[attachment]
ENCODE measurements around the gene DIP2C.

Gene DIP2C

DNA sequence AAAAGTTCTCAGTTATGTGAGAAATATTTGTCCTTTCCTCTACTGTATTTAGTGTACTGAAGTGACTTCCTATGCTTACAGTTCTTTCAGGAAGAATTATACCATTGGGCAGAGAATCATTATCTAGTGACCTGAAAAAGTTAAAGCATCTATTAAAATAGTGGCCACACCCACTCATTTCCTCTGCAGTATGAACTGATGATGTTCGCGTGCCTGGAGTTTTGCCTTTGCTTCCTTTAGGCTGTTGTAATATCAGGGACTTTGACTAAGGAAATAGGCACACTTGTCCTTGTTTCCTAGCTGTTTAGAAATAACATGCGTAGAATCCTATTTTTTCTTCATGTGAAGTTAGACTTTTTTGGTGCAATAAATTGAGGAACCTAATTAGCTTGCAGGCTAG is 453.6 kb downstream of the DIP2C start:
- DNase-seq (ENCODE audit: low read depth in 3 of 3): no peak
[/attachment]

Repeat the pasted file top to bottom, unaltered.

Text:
ENCODE measurements around the gene DIP2C.

Gene DIP2C

DNA sequence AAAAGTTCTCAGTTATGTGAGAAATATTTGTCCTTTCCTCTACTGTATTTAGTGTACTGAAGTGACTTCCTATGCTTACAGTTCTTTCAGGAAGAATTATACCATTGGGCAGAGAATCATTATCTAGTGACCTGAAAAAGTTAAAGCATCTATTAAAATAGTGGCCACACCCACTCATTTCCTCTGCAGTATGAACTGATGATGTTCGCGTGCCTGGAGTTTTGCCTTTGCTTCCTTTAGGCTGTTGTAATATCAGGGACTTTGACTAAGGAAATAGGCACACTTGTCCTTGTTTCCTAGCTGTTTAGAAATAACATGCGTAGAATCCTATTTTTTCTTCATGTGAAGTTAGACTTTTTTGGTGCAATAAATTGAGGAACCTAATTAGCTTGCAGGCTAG is 453.6 kb downstream of the DIP2C start:
- DNase-seq (ENCODE audit: low read depth in 3 of 3): no peak